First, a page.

Monsoon 2015 started on a deluging note and ended with a dampener. For metrological purposes, the country is divided into 4 subdivisions - namely East & Northeast India, Northwest India, Central India and South Peninsula.
In June, all the four subdivisions received surplus rainfall. By the end of July, only Northwest India received more rainfall than the normal average. The other 3 regions became rain deficit. Surprisingly, by the end of the season Northwest India became the most rainfall deficit region with 17% less rains than normal.
Monsoon 2015 is a drought year but, the withdrawal month proved beneficial for the highly rainfall deficit regions, particularly Central India and South Peninsula. The regions which were at risk made a big recovery in September. The best part is that these areas are mostly rain-fed.
We all know about the truant nature of Monsoon. And, once again Monsoon behaved true to its mysterious nature. All the contiguous pockets witnessed large variations in terms of Monsoon rains. For instance:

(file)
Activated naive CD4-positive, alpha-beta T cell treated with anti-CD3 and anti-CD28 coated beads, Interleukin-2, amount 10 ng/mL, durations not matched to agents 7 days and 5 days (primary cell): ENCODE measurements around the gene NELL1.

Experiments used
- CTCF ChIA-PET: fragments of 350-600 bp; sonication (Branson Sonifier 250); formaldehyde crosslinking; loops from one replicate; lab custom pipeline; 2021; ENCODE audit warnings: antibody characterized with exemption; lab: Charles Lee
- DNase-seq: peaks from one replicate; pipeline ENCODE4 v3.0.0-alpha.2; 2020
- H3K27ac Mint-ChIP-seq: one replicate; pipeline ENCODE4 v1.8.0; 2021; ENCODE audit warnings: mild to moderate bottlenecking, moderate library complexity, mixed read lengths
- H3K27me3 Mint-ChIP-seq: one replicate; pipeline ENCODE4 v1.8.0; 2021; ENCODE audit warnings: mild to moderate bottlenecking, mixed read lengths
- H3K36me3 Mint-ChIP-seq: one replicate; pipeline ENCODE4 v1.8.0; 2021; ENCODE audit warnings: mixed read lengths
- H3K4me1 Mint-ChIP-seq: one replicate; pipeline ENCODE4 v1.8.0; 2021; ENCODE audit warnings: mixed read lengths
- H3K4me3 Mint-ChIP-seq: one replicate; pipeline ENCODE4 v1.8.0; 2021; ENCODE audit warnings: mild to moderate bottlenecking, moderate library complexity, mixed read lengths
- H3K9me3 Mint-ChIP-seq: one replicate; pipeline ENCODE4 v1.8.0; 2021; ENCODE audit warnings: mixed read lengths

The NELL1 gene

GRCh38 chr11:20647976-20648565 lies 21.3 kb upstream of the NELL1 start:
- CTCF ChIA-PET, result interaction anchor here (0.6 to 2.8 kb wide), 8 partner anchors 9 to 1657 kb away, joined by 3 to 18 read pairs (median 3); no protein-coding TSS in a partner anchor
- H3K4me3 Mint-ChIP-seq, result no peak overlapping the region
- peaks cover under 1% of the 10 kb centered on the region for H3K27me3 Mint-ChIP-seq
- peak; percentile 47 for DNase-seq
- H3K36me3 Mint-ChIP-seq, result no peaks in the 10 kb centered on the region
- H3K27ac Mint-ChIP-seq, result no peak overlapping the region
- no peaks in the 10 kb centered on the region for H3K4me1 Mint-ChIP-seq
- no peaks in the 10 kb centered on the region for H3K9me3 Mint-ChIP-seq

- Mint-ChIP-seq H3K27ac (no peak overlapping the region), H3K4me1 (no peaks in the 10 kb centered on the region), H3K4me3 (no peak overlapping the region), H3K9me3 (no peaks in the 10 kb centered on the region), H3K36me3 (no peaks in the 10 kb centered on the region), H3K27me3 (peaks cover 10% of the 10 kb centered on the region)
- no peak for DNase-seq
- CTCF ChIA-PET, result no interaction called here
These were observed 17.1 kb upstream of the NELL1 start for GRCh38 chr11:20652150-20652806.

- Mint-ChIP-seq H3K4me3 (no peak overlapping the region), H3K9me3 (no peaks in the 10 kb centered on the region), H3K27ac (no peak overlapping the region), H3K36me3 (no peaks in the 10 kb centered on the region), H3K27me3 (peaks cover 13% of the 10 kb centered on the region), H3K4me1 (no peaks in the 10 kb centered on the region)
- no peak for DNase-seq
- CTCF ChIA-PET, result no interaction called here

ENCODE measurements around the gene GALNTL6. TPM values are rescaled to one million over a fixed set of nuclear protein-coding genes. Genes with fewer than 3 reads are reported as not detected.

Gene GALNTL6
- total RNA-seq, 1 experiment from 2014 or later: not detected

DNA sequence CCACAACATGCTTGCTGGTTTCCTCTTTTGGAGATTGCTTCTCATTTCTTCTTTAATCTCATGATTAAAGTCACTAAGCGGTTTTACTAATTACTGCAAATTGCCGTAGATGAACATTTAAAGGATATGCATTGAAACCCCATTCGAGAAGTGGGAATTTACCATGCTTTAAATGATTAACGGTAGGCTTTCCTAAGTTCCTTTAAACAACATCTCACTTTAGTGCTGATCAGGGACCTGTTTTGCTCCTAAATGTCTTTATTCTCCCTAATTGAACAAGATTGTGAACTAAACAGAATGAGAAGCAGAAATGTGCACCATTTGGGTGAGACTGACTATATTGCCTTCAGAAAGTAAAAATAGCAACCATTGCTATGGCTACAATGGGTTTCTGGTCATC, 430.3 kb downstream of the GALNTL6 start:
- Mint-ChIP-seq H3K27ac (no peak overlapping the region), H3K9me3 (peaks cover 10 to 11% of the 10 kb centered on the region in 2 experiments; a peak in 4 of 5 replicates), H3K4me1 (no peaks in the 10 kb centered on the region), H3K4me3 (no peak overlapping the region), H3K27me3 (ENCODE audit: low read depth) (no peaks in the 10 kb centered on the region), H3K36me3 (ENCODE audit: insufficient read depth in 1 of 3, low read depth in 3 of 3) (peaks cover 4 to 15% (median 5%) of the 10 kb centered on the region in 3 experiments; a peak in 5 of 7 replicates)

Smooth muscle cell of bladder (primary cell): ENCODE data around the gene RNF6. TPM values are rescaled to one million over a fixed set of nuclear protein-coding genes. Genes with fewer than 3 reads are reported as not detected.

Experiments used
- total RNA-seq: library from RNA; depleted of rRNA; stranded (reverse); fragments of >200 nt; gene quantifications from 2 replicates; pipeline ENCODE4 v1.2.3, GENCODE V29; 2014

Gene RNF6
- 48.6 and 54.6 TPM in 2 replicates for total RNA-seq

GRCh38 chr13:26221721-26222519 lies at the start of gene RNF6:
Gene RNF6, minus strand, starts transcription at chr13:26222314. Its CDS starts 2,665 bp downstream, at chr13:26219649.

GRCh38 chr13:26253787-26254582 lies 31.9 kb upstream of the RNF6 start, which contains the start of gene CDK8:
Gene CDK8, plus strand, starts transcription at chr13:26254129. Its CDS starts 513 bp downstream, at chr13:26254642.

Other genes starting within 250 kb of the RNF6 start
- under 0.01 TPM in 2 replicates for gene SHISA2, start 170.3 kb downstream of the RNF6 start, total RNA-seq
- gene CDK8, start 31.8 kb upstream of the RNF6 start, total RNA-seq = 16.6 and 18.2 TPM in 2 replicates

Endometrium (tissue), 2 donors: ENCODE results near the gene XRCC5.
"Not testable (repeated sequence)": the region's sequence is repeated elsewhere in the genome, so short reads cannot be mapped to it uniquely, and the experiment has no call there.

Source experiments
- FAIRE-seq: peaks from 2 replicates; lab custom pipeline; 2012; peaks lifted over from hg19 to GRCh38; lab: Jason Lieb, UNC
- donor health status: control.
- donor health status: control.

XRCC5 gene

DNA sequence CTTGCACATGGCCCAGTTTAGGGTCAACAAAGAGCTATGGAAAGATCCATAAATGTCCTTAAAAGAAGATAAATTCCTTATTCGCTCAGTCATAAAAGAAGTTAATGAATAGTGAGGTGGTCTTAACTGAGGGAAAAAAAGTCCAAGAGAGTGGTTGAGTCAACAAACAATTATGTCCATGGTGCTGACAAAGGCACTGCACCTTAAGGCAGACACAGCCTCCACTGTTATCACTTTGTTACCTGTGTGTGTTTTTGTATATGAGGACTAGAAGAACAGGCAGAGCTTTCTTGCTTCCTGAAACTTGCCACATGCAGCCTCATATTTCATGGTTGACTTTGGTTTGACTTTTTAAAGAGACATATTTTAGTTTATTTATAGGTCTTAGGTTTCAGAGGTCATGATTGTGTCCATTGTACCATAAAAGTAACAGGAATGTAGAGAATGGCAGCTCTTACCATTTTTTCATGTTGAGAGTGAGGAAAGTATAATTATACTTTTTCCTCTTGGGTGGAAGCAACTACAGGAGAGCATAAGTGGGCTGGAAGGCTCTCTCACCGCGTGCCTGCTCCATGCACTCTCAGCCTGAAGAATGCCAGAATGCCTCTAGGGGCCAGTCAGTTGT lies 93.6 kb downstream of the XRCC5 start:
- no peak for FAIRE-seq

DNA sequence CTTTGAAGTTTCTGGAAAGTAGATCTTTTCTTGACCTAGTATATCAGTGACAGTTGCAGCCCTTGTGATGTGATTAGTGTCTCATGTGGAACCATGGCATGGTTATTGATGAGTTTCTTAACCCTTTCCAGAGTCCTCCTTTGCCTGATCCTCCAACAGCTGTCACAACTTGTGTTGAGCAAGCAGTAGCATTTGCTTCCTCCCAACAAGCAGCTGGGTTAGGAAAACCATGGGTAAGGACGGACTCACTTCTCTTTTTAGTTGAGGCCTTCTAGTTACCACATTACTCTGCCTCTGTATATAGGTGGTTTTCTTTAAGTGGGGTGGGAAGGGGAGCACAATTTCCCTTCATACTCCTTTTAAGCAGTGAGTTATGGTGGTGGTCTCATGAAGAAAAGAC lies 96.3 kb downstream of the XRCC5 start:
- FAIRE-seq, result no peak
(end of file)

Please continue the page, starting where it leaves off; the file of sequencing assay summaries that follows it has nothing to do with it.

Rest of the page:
• Jammu & Kashmir recorded 15% excess rains, while Himachal Pradesh received 23% less rains.
• West Rajasthan recorded 46% excess rains, while East Rajasthan ended with 10% less rains.
• Telangana remained rain deficit to the tune of 20% and Andhra Pradesh recorded 10% more rains.
• West Madhya Pradesh recorded normal rains to the tune of 4%. East Madhya Pradesh was 29% rain deficit.
• West Bengal recorded 8% more rains while Jharkhand was 14% rain deficit.
• Both Marathwada (40%) and Vidarbha (11%) were rain deficit but the variation was large.
In this fashion, water resources, food production, energy and everything gets affected in a state. But, this is the true nature of Monsoon. It always leaves some questions unanswered.
Image credit - Hindu